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Oversized 25-Yr-Old Boiler Cycling Very Often - new aquastat

CindyfromRH
CindyfromRH Member Posts: 9
edited January 16 in THE MAIN WALL
I have a 25-yr-old Slant/Fin v-90 (90,000 btu) natural gas fired boiler for water baseboard heat for my 1620 sf single-storey CT home. It's been cycling on/off in quick succession, particularly when I move setpoint up 2 degrees. I don't know if it's always done this but just notice it this winter which is my 3rd winter in this house. During a thermostat call cycle, the circulator goes on, triggering the boiler which heats the water to 180 degrees and the 180 max point triggers the boiler to shut off, circulator keeps running, and then (sometimes within 30 seconds and other times usually 1 to 2 minutes) the 10 degree setback is hit (170) and the boiler goes back on for 1 to 2 minutes, back off, etc. This on/off continues until the set point is reached in the house and the thermostat shuts it down and ends the cycling. To raise it 5 degrees (in a test), it cycled on 19 times and off 19 times, for 70 minutes, mostly 1 to 2 minutes at a time for each on/off, before it got to set point. Outside temp was 56 that day. Once it gets to set point, it usually has a few more quick cycling episodes and then regulates to being off 7 to 15 min with 3-4 minute "on" cycle. Occasionally it is off 30 minutes; occasionally it is off 4-7 minutes. Rather inconsistent, but I know many conditions can effect this. To prevent so much cycling, I've set the thermostat low (61) and not touched it for days (and I use an electric heater in whatever room I'm in to supplement, until I get this resolved.) My boiler guy replaced the aquastat (Resideo S8610U) that he called a "universal" though my hot water heater is a completely separate system and I think I read that the universal is for combined systems. I'm also thinking the aquastat needs more than a 10 degree deadband because it rises and falls so quickly, but I don't know if it's adjustable and don't know the model #. My neighbor has the same setup and it seems to be doing the same thing when I raised setpoint 2 degrees (I didn't test it in a stable setpoint environment yet), and I'm starting to think this is normal (though ridiculous) behavior. I can't get my boiler guy to return my calls because he's so busy and I'm low priority since I have heat, but after spending so much on him I'm afraid to call another outfit who will start all over again. I don't think his 3-hr job improved anything. (Additional info: my test's starting boiler water temp was < 70 degrees but zoomed up to 180 and never below 170 entire test; water pressure was steady at 17-18 psi the whole test time which seems in range, though my neighbor's was 25 psi; both feed and supply lines felt hot the whole time once the test got underway; one room in house doesn't heat well at all but it could be because it's at the end of the line, but then why is return water line about as hot as supply? otherwise house heats up OK; and lastly from upstairs I hear an exhale noise at end of cycle that I don't hear when I'm right in front of the boiler). Thank you for listening. I may take a ride out to a local heating company and have a talk. I have learned a lot in my research & testing, but I still don't know much so will need plain English in any responses please. Thank you.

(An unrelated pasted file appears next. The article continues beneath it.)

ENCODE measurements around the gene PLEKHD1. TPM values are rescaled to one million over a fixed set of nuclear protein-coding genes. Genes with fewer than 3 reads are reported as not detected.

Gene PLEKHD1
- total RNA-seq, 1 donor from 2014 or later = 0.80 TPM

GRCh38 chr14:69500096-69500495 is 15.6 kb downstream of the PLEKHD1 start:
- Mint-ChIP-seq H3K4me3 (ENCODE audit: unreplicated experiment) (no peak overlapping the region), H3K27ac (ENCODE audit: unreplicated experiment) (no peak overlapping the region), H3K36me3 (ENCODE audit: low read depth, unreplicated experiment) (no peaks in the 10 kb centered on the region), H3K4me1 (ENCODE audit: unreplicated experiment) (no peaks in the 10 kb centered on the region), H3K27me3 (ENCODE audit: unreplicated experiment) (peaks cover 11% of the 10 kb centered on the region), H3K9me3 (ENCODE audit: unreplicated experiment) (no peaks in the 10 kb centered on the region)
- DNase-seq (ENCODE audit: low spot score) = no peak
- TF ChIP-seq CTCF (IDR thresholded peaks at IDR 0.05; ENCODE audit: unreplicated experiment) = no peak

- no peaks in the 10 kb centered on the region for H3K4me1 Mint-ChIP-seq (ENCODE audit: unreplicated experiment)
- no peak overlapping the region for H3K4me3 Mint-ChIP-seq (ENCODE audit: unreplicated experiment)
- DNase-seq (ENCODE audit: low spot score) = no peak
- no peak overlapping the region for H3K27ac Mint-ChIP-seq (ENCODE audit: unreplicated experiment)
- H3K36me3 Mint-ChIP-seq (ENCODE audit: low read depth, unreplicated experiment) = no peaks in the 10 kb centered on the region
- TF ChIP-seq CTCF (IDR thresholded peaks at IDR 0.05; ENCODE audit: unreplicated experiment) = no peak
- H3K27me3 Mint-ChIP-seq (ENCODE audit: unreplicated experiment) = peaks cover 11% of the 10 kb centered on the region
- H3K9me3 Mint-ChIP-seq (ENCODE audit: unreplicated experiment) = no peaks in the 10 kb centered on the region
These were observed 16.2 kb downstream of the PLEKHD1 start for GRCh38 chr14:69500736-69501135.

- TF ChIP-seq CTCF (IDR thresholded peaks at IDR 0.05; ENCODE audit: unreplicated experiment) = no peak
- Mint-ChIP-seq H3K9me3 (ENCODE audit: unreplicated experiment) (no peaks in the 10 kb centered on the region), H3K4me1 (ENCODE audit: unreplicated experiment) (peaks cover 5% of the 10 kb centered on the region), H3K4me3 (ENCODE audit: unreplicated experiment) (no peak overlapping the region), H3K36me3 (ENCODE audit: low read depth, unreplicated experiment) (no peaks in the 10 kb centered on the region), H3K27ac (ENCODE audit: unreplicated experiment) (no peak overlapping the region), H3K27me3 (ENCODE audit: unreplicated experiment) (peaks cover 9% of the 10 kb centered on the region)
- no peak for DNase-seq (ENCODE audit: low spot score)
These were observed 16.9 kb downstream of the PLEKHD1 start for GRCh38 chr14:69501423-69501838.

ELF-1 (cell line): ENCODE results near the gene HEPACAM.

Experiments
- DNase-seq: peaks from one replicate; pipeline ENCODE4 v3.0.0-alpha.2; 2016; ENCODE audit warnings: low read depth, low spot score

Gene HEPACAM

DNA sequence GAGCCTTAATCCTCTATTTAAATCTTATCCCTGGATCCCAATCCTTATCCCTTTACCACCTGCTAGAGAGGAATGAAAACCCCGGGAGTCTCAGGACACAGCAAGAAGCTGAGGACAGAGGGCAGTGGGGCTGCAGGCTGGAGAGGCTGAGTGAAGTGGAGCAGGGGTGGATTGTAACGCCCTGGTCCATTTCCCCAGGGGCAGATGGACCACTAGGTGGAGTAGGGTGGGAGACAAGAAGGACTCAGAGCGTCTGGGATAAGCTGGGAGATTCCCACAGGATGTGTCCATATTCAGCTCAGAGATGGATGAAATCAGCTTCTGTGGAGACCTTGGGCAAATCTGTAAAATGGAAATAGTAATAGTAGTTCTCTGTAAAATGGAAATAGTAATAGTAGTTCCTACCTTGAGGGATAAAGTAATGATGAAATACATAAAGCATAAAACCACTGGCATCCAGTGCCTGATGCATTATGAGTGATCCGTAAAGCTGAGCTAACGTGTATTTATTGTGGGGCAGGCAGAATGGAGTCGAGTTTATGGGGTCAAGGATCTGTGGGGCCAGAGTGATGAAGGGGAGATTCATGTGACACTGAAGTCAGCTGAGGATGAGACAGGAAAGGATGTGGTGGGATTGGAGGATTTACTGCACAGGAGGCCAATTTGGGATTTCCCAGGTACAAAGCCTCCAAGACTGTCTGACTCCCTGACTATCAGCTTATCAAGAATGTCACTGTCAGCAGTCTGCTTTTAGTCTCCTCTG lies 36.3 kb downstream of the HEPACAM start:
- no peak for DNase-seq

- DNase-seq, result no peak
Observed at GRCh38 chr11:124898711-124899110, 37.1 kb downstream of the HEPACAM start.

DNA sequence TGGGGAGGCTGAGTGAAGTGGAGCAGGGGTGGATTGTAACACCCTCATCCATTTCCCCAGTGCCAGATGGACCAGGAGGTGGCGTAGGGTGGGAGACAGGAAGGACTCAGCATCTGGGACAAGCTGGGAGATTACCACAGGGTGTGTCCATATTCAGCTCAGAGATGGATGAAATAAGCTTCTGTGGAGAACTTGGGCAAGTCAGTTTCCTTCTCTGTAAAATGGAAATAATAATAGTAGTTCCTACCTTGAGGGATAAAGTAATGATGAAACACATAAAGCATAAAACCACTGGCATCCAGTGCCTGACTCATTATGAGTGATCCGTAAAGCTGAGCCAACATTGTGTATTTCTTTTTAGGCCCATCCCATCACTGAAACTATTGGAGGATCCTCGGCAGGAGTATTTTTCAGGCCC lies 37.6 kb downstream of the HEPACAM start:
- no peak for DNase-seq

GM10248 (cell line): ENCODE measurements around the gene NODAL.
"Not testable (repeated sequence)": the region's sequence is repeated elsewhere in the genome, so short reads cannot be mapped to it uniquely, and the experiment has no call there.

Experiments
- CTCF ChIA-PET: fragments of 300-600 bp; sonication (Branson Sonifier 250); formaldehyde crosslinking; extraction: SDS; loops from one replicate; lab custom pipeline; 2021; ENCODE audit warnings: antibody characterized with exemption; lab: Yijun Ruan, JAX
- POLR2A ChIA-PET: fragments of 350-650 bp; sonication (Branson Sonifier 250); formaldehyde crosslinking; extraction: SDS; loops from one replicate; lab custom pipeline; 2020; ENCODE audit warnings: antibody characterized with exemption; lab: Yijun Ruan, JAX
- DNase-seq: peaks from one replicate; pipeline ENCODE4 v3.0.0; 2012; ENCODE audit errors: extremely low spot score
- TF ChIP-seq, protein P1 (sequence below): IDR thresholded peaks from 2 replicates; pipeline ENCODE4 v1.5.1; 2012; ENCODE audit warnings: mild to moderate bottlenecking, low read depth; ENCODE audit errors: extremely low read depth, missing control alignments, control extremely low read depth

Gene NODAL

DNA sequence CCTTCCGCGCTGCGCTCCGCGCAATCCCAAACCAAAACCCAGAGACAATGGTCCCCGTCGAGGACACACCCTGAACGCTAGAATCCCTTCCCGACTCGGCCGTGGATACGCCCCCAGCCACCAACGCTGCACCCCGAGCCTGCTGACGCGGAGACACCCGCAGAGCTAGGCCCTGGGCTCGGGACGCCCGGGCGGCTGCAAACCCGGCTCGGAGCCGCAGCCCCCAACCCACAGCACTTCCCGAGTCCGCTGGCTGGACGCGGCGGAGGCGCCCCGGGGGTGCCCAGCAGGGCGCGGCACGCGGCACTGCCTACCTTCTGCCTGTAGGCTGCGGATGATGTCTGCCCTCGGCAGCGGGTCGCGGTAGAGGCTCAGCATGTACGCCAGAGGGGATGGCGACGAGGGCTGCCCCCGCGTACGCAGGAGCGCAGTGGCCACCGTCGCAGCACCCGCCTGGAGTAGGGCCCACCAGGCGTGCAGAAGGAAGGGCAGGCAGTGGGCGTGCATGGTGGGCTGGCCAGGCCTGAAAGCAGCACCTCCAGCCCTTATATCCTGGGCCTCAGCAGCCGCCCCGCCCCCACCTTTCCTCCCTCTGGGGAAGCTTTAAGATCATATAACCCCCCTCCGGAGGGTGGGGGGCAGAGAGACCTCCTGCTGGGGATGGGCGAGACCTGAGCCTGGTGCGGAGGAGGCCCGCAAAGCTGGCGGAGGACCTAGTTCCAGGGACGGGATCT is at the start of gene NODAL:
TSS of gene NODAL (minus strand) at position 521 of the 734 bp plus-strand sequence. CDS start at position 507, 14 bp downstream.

Comments

  • CindyfromRH
    CindyfromRH Member Posts: 9
    I've attached 2 photos of my setup. In one photo, the pipe marked x is what I believe is the supply; and the pipe marked o is what I believe is the return. The other photo shows the side of the boiler without the panel.
  • SuperTech
    SuperTech Member Posts: 2,120
    Turn the low limit all the way down.  You should only have a low limit if the boiler has a tankless coil for domestic hot water 
  • CindyfromRH
    CindyfromRH Member Posts: 9
    edited January 16
    Wow I hope it's that easy; thank you very much. I'm not sure I have a low limit set, but the behavior makes me think it's 170.

    I corrected what I called the low limit in my orig post -- the 170 was probably just a preset set-back. Low limit is probably already low around 140. My mistake.
  • CindyfromRH
    CindyfromRH Member Posts: 9
    edited January 16
    I just read this below response on a different post and it sounds like what is happening now and makes me think that changing the low temp may not change what's currently happening at the high limit; maybe you can help me better understand; or maybe mine is working as designed which makes a lot of on/off cycles. I corrected what I called the low limit in my orig post -- the 170 was probably just a preset set-back. Low limit is probably low around 140. My mistake.

    Pulled from a response to a different post: If you have the high set for 180, the low set for 140 and the diff set for 15 and there is a call for heat,the boiler will go up to 180 and the burner will cut off. If there is still a call for heat, when the boiler drops to 170 (the Hi has a fixed 10 degree diff) the burner will come on again. So basically, the boiler will cycle between 170 and 180 degrees durring a call for heat.

    If there is no call for heat, when the boiler cools down to 130 degrees (always 10 degrees less than the Lo setting) the burner will come on again. If there is still no call for heat, the burner will stay on until the boiler gets up to 145 degrees (Lo setting minus 10 degrees plus the differential setting).


    When there is a call for heat, the boiler stays "near" the Hi setting.

    When there is not a call for heat, the boiler stays "near" the Lo setting.
  • neilc
    neilc Member Posts: 2,667
    exhale?
    can you determine from where?
    are there auto vents upstairs on the rad(s) where you're hearing this?

    when the boiler and circ is off, what pressure do you see on that gage?